As such, you either had to use a very few tracks for drum recordings and/or bounce things so many times you got a lot of hiss and noise. It was ok for styles of music where you had a more raw drum sound, jazz and a few other styles because you could record two overheads, kick and snare (4 tracks) and use minimal outboard processing. But if your room was crap, you still had a hard time getting good recordings.

The first time I used a ddrum ekit, the producer thought I was crazy, but after we got the album finished he was ecstatic with the drum sounds. They sounded like "real" drums with a lot of pop/rock processing, did it all with one overhead track and one track to sync the midi computer and no outboard processing! It was a godsend. I did drums for countless albums that way.

Electronic kits are an anomaly, it seems every other electronic thing has decreased significantly in price and improved significantly in power/performance. Ekits have progressed some, but not significantly since the early 90s and they are incredibly expensive. And with modern DAWS and vst plugins, recording drums has never been better. I generally use about 14 tracks even for a 5 piece kit these days and have virtually unlimited processing gear.

Even for a small to mid sized live gig, the ability to do an acoustic kit right is pretty easy these days. It's all very awesome! The only need I have for an ekit these days is for the few times when I want to play for very small/quiet gigs. Most of those are private situations where everyone knows everyone, including the musicians.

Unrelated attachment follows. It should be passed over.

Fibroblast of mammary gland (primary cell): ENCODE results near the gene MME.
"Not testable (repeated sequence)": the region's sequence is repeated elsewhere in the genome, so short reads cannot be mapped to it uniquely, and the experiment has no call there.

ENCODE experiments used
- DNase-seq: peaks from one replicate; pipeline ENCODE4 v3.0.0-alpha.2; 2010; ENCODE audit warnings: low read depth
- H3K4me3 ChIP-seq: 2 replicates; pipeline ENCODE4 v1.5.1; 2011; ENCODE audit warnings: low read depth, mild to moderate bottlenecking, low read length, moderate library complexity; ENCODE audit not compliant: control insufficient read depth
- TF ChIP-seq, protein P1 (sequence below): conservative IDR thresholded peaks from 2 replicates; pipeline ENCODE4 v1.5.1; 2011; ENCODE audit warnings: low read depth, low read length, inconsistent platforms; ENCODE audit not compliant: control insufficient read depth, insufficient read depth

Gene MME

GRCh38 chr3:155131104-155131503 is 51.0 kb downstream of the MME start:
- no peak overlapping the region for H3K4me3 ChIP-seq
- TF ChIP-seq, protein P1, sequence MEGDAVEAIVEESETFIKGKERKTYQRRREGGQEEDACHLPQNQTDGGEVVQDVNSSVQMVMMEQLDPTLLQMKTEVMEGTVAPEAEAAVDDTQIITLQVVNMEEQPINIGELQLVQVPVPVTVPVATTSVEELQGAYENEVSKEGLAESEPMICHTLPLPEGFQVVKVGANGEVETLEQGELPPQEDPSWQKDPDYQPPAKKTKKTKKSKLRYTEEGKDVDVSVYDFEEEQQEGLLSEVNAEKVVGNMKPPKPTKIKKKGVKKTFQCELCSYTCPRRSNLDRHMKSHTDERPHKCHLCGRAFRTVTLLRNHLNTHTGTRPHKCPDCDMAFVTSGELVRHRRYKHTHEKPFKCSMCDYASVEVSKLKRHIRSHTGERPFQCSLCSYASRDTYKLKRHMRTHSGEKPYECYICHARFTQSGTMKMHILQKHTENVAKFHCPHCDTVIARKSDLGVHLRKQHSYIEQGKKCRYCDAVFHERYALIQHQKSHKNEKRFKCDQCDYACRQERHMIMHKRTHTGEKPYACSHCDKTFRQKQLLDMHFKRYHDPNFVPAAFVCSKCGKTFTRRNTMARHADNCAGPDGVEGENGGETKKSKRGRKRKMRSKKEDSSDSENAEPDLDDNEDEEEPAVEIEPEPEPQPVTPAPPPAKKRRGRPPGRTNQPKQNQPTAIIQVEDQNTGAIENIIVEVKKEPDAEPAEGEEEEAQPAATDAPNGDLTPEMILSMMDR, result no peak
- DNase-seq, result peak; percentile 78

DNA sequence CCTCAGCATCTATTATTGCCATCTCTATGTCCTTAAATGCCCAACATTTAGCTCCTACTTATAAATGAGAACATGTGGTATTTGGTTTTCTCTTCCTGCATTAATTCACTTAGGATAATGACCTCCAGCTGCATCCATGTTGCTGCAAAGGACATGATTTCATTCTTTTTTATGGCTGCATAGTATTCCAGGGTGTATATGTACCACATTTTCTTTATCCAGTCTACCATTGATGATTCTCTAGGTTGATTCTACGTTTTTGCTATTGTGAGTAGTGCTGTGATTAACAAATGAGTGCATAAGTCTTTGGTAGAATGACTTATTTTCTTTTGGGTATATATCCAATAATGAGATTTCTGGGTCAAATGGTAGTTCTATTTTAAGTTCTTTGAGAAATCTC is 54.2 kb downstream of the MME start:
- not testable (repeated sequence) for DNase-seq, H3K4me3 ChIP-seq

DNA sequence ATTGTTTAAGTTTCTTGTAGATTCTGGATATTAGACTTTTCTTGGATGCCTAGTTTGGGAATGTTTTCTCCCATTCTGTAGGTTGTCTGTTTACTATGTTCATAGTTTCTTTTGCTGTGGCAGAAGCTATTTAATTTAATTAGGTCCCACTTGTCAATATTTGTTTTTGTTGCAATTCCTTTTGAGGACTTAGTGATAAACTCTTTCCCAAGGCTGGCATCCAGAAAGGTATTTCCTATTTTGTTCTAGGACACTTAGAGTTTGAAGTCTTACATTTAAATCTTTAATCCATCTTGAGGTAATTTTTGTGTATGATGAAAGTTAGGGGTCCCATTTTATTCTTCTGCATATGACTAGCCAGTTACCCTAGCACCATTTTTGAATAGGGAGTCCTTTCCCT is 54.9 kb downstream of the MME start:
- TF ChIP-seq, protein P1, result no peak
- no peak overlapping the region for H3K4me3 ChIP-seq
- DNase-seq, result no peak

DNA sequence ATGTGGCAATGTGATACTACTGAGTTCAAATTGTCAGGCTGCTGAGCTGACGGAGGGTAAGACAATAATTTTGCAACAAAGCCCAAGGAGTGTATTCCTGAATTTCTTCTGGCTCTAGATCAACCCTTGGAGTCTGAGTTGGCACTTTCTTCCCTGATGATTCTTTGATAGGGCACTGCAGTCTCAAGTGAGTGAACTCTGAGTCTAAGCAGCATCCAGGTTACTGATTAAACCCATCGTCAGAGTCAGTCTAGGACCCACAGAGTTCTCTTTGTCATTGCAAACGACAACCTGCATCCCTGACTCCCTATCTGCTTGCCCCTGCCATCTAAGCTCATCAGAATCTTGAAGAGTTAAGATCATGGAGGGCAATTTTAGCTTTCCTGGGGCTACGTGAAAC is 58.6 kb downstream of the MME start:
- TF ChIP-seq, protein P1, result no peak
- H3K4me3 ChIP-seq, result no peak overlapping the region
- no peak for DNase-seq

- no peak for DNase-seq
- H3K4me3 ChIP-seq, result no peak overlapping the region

But that's just my world, everyone has their own situation, so there are certainly other uses for a good ekit.

gabo
 

bpaluzzi

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There are basically 3 schemes for triggers (pads)... piezo, switches or FSRs. FSRs are pretty rare and only work with a special triggering system as they require power (similar to phantom power). Aquarian uses FSRs. They far more common type are piezo with either switches or additional piezos for the rims (or edges in cymbal pads). The piezo part of the pad will work with just about any brand and model although you may need to tweak the wiring. Most modules have the ability to accept switches or triggers for the rim trigger (again it may take a little rewiring). I have Roland, Yamaha, Nfuzd and a few other brands. They all work with Roland, Yamaha, Nfuzd and 2Box modules with a little adjusting.